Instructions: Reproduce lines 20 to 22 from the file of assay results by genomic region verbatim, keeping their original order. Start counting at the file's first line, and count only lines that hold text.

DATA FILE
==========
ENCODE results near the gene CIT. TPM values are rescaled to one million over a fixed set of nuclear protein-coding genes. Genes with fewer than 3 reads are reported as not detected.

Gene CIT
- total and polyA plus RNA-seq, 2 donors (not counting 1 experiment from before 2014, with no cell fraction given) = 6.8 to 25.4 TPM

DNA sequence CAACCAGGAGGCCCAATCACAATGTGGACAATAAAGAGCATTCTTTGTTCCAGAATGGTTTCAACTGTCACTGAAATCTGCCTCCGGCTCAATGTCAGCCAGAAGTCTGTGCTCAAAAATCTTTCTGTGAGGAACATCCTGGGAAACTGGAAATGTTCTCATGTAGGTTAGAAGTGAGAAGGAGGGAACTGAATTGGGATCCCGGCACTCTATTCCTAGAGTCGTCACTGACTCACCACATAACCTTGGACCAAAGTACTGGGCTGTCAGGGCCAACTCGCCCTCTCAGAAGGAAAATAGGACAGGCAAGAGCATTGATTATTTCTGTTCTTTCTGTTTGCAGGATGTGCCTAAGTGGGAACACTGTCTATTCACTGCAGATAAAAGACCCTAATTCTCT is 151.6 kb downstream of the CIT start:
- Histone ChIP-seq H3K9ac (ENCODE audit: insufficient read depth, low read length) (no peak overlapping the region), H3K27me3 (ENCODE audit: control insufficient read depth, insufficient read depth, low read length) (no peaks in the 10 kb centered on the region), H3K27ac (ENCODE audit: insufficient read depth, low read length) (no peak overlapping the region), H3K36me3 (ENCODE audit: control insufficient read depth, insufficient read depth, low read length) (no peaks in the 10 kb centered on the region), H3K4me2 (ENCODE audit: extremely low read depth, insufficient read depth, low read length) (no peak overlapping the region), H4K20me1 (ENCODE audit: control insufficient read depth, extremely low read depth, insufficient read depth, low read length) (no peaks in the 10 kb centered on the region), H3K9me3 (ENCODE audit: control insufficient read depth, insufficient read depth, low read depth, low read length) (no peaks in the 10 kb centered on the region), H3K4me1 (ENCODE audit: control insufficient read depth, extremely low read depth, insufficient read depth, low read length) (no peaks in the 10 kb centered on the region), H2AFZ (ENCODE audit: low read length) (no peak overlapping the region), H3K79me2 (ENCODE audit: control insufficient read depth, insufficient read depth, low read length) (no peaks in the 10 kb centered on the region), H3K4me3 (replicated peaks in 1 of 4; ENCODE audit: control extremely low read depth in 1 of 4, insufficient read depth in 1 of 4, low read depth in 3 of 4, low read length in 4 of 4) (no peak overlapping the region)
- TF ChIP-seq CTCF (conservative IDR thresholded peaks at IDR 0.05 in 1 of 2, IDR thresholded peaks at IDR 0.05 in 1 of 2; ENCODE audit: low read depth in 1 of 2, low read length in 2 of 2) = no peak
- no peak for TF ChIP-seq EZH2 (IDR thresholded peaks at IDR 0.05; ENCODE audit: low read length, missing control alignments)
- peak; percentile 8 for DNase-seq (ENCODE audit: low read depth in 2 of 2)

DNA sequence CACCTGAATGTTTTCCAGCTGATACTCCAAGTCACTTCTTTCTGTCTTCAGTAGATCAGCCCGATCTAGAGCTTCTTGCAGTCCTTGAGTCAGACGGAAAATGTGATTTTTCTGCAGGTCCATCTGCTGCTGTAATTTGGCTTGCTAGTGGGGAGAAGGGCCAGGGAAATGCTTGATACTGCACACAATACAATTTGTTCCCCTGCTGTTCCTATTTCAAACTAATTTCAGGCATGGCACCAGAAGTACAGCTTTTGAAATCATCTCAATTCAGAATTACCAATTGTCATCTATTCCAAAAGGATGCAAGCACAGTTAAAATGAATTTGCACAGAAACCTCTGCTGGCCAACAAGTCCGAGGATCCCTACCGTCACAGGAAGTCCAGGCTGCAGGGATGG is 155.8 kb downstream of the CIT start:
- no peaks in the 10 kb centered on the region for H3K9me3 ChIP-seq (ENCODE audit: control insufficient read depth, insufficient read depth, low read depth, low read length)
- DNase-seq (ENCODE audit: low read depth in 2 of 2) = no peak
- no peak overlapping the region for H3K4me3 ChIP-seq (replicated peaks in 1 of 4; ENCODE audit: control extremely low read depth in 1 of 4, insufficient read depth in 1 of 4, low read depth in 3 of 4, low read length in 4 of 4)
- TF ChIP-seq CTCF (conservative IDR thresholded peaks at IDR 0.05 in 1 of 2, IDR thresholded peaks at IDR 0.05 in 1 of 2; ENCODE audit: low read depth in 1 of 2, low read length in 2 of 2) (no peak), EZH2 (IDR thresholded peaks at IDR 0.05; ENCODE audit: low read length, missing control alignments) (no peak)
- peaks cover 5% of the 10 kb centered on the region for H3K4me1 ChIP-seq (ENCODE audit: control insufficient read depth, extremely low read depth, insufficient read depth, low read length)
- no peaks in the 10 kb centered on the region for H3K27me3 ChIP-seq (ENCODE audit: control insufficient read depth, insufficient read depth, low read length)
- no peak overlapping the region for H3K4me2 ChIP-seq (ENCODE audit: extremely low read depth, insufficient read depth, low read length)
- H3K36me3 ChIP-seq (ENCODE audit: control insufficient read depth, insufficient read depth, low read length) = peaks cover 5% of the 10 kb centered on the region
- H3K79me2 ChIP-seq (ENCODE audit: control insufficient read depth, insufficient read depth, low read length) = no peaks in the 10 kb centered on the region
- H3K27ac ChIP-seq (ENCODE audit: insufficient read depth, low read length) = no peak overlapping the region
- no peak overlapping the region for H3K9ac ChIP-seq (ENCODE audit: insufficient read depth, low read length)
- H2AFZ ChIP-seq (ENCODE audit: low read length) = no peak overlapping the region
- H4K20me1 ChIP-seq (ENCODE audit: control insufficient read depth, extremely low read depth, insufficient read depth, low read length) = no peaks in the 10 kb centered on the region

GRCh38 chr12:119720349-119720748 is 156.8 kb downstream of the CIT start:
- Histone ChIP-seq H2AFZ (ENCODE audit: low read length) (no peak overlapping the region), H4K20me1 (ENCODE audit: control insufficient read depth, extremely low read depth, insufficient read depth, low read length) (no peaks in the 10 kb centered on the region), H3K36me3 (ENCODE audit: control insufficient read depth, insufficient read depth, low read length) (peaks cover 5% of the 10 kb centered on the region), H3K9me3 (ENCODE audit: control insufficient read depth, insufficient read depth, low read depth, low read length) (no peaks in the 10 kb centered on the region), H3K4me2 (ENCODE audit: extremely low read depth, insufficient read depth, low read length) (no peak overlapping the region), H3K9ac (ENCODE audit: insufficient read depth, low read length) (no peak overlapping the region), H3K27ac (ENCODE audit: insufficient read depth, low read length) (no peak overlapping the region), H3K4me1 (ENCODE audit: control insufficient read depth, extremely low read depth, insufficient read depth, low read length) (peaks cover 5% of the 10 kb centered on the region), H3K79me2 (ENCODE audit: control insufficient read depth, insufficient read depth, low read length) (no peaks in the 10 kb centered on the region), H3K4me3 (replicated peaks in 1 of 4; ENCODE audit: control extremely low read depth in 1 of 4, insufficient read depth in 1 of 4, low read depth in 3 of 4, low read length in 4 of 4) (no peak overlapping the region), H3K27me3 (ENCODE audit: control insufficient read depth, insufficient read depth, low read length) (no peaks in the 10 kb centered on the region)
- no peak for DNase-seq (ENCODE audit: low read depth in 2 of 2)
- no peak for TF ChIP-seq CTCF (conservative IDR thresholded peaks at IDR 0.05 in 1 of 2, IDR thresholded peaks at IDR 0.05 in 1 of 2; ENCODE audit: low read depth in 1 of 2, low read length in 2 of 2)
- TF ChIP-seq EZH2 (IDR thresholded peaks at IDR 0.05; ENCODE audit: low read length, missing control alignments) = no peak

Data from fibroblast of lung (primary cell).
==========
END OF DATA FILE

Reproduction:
- no peak overlapping the region for H3K9ac ChIP-seq (ENCODE audit: insufficient read depth, low read length)
- H2AFZ ChIP-seq (ENCODE audit: low read length) = no peak overlapping the region
- H4K20me1 ChIP-seq (ENCODE audit: control insufficient read depth, extremely low read depth, insufficient read depth, low read length) = no peaks in the 10 kb centered on the region